As the Internet has grown in popularity over time, many consumers have found it a cost-effective way to shop and be entertained. In many cases, taxes that apply to other activities in daily life aren’t collected when that activity is completed through the medium of the Internet.
Over the years, many states and localities have made efforts to tax aspects of the Internet. Many states require Amazon to collect sales tax when residents complete purchases through the site. Now, the city of Chicago is looking to collect taxes when consumers use cloud devices and streaming services.
What is Chicago’s Cloud Tax?
Rather than being a technically new tax, Chicago’s cloud tax extends the interpretation of existing taxes on amusement and on personal property leasing. The idea is that if a consumer actively uses devices and services that offer amusement, and/or that offer them access to services that they “lease” by paying a monthly fee, they will need to pay a 9% tax on those items.
Many expect that Chicago will be challenged on this tax because so many people use these services today, and won’t appreciate being taxed for their use. The city’s reasoning for expanding this tax is based on a case from 1989, in which courts decided that it was permissible for Chicago to tax access to the LexisNexis database.
At the time of the 1989 ruling, access to LexisNexis mostly took place through public terminals, like those at libraries, rather than through privately-owned computers in people’s homes. This is where the personal property leasing tax comes in. Even though people are accessing streaming and cloud services from their own terminals, they are accessing information that they don’t actually own. And since the 1989 ruling focused on the database, the city of Chicago is focusing on the information itself, and not the means of accessing it.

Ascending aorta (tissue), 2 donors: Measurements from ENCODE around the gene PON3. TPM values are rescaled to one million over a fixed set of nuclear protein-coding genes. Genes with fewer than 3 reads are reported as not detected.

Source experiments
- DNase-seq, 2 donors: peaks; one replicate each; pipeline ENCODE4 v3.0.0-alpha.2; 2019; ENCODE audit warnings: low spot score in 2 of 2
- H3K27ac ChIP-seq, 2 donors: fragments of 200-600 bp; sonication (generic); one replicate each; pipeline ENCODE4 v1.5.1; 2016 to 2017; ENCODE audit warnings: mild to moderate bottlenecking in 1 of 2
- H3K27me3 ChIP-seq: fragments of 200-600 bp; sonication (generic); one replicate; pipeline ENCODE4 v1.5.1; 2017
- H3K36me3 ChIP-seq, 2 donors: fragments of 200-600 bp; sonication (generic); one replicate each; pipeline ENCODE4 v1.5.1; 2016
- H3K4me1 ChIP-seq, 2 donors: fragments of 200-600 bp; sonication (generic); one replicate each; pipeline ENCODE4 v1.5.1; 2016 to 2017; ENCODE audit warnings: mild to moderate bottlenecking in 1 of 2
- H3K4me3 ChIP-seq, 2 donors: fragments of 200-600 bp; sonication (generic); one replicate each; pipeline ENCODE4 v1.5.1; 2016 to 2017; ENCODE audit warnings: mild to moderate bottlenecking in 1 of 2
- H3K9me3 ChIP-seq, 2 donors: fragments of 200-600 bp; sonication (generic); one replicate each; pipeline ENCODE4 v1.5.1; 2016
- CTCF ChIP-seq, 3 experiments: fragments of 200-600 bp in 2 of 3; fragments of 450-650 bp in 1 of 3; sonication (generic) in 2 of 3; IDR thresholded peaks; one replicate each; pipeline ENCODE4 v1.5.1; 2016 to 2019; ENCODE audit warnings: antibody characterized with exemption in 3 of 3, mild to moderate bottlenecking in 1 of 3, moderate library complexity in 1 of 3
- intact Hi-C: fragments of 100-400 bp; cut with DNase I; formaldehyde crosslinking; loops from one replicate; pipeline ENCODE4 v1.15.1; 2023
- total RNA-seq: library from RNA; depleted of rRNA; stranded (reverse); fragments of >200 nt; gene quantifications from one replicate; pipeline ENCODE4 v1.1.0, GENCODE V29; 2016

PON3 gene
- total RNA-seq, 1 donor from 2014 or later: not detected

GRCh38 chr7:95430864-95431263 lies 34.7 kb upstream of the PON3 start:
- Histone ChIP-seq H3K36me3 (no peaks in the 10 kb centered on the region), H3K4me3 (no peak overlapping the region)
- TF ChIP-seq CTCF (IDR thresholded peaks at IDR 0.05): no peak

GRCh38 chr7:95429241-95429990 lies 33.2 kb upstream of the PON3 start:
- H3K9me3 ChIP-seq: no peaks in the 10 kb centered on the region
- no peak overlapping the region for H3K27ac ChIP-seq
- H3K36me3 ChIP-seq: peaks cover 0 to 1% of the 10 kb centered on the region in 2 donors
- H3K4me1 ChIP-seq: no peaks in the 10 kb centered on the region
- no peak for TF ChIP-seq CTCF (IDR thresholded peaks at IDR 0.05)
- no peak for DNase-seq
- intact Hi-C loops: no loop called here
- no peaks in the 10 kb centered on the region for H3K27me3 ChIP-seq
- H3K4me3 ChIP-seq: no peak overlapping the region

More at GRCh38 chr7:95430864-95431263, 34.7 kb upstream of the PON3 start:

The result is that consumers that pay for specific services, such as Hulu, Netflix, Spotify, and other streaming and cloud services, will have to pay the tax. For consumers that have been dropping services like satellite and cable in favor of streaming, as well as those that stream music or use paid services to store and access movies and games in the cloud, this could add to costs and be more expensive.
There are also business implications for those that have a presence in the city (even if that presence is only a salesperson). Some startup companies are hoping to see an exemption, since many of the startups that Chicago has been trying to court in recent years use streaming and cloud services as important parts of their operations.
Because Chicago has been trying to court these types of businesses and startups, the city appears to be trying to discover if there is a way to exempt certain companies from the tax, based on their revenue. Consumers, however, might not get the option to look for exemptions until after the tax has been challenged in court — and only if a court rules that Chicago can’t charge the tax.